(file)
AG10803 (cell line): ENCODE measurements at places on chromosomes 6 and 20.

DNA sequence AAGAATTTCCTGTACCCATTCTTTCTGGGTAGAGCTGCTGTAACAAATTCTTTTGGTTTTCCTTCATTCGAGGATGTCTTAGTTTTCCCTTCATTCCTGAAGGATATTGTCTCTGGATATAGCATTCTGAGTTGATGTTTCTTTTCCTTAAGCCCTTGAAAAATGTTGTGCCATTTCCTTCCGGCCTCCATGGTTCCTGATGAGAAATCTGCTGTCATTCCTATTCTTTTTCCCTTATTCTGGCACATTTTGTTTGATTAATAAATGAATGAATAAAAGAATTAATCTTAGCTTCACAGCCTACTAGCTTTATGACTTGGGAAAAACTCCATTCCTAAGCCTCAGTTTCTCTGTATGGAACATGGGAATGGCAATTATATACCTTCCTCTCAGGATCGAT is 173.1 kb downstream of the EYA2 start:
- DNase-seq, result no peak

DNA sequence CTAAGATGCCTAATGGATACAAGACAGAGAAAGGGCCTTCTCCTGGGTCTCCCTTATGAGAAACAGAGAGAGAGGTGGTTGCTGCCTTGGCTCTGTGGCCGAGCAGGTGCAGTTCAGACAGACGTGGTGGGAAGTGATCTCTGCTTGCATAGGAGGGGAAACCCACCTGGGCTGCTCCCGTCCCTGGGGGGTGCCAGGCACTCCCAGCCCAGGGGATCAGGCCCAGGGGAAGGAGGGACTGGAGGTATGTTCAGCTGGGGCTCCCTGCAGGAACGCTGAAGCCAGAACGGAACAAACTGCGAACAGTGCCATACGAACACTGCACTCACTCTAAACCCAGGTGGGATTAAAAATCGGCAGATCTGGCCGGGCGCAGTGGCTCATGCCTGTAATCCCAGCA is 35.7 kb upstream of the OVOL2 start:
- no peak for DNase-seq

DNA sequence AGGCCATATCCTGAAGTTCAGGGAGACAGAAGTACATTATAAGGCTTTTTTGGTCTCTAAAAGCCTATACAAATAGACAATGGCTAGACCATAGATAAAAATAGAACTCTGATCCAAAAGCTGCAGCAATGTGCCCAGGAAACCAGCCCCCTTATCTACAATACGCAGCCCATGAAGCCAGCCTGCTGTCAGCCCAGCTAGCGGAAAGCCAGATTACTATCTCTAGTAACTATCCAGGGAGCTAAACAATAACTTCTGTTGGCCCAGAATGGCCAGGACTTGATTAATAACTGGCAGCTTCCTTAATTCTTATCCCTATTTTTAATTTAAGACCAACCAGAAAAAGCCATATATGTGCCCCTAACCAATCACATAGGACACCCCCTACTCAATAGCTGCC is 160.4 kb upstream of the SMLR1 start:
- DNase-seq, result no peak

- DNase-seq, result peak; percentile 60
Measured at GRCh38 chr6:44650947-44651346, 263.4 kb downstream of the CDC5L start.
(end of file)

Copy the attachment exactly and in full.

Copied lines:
AG10803 (cell line): ENCODE measurements at places on chromosomes 6 and 20.

DNA sequence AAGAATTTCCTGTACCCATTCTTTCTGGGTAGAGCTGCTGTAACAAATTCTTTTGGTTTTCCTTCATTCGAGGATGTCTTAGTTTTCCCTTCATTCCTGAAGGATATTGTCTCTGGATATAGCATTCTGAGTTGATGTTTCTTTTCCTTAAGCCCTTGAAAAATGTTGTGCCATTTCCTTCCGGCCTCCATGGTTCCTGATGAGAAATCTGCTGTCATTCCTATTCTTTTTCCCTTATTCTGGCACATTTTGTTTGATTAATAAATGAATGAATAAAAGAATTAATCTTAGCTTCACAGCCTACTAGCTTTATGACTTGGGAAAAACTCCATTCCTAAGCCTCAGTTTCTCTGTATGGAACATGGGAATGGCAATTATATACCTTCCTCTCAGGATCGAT is 173.1 kb downstream of the EYA2 start:
- DNase-seq, result no peak

DNA sequence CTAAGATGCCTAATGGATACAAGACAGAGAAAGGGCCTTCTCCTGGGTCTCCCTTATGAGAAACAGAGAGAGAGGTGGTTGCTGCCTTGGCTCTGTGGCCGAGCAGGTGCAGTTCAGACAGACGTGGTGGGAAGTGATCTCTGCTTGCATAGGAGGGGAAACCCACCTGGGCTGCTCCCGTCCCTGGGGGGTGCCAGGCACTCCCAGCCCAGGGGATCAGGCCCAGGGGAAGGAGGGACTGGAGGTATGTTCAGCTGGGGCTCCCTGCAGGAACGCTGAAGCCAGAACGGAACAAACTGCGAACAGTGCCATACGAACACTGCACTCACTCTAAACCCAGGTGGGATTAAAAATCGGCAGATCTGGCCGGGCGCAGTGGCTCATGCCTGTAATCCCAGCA is 35.7 kb upstream of the OVOL2 start:
- no peak for DNase-seq

DNA sequence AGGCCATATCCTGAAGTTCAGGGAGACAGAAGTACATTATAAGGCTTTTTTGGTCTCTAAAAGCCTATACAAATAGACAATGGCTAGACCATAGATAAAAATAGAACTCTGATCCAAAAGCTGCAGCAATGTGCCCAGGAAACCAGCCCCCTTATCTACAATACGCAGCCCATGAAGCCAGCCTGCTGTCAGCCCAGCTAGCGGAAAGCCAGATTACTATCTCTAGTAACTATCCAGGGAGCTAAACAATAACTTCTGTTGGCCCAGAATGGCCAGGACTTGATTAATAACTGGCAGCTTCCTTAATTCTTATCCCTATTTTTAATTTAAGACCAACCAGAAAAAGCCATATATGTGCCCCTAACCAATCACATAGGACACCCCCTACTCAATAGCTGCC is 160.4 kb upstream of the SMLR1 start:
- DNase-seq, result no peak

- DNase-seq, result peak; percentile 60
Measured at GRCh38 chr6:44650947-44651346, 263.4 kb downstream of the CDC5L start.